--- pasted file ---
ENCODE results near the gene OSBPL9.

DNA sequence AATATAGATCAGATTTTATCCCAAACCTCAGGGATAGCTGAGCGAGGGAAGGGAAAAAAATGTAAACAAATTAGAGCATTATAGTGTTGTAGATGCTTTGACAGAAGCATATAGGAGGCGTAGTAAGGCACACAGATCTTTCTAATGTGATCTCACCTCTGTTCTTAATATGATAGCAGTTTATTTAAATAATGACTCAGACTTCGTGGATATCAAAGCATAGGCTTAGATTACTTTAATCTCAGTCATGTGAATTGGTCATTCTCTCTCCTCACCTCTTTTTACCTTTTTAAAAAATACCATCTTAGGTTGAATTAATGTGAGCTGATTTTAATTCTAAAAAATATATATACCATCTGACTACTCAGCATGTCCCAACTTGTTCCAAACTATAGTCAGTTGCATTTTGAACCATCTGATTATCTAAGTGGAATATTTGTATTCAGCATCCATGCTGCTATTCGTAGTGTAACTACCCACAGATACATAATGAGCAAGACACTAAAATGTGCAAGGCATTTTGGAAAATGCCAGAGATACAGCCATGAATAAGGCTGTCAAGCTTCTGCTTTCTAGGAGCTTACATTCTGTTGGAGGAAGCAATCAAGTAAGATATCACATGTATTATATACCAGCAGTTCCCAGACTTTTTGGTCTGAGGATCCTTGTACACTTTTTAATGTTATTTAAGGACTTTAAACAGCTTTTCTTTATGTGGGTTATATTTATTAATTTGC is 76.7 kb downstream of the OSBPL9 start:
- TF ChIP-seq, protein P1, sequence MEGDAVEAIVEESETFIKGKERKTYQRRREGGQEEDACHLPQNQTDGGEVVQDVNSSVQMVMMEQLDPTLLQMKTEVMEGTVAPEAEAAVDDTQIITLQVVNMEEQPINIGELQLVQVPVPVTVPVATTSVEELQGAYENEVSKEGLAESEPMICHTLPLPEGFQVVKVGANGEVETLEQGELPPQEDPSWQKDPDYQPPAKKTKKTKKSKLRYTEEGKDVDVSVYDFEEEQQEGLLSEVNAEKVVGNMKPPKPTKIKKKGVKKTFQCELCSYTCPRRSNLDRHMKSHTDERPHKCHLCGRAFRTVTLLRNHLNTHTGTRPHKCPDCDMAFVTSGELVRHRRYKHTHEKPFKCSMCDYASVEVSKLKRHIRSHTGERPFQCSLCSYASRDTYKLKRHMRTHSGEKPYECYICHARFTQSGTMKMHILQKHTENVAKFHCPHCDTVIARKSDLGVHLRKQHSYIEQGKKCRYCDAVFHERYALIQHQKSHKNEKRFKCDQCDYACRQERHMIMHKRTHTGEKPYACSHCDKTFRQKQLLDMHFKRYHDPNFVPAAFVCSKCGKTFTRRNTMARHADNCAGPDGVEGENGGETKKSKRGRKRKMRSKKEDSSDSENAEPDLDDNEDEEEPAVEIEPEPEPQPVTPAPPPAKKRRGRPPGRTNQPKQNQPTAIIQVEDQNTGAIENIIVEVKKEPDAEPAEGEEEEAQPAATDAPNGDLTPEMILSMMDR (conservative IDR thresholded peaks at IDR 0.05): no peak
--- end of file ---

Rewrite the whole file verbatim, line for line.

ENCODE results near the gene OSBPL9.

DNA sequence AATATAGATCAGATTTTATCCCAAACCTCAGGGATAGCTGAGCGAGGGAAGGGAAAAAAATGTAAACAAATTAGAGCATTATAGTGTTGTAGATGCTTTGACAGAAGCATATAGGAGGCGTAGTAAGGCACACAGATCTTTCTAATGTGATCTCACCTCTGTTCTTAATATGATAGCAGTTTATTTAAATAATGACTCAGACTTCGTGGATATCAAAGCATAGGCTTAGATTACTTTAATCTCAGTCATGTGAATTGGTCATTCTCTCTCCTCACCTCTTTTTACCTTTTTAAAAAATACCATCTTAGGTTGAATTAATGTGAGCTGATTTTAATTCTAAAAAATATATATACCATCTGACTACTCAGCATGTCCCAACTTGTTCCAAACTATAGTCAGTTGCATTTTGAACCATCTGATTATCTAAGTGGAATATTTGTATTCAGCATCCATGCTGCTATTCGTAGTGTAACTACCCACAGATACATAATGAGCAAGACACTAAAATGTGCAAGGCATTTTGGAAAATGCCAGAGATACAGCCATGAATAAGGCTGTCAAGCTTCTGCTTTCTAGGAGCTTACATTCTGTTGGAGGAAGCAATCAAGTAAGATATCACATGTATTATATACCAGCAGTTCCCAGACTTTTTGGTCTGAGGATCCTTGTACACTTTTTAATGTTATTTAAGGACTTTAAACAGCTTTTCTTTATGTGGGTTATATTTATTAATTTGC is 76.7 kb downstream of the OSBPL9 start:
- TF ChIP-seq, protein P1, sequence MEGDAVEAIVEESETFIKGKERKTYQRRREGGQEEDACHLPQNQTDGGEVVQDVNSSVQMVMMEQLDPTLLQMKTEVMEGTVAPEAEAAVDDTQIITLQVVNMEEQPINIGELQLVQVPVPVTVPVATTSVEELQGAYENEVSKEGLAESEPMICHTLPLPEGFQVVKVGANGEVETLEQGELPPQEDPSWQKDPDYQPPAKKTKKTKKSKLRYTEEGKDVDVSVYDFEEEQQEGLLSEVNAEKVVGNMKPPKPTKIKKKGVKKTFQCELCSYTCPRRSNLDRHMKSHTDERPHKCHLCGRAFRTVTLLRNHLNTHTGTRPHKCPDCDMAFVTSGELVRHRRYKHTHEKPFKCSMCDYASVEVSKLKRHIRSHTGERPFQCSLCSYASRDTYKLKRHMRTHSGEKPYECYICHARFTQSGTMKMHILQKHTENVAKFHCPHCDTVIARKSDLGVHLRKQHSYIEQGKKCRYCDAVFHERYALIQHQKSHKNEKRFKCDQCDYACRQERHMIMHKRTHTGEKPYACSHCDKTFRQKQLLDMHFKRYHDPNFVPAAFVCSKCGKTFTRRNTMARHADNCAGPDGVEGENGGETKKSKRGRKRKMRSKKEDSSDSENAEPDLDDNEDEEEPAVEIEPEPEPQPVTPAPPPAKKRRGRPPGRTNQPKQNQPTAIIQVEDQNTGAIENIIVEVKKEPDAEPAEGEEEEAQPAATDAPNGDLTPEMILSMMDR (conservative IDR thresholded peaks at IDR 0.05): no peak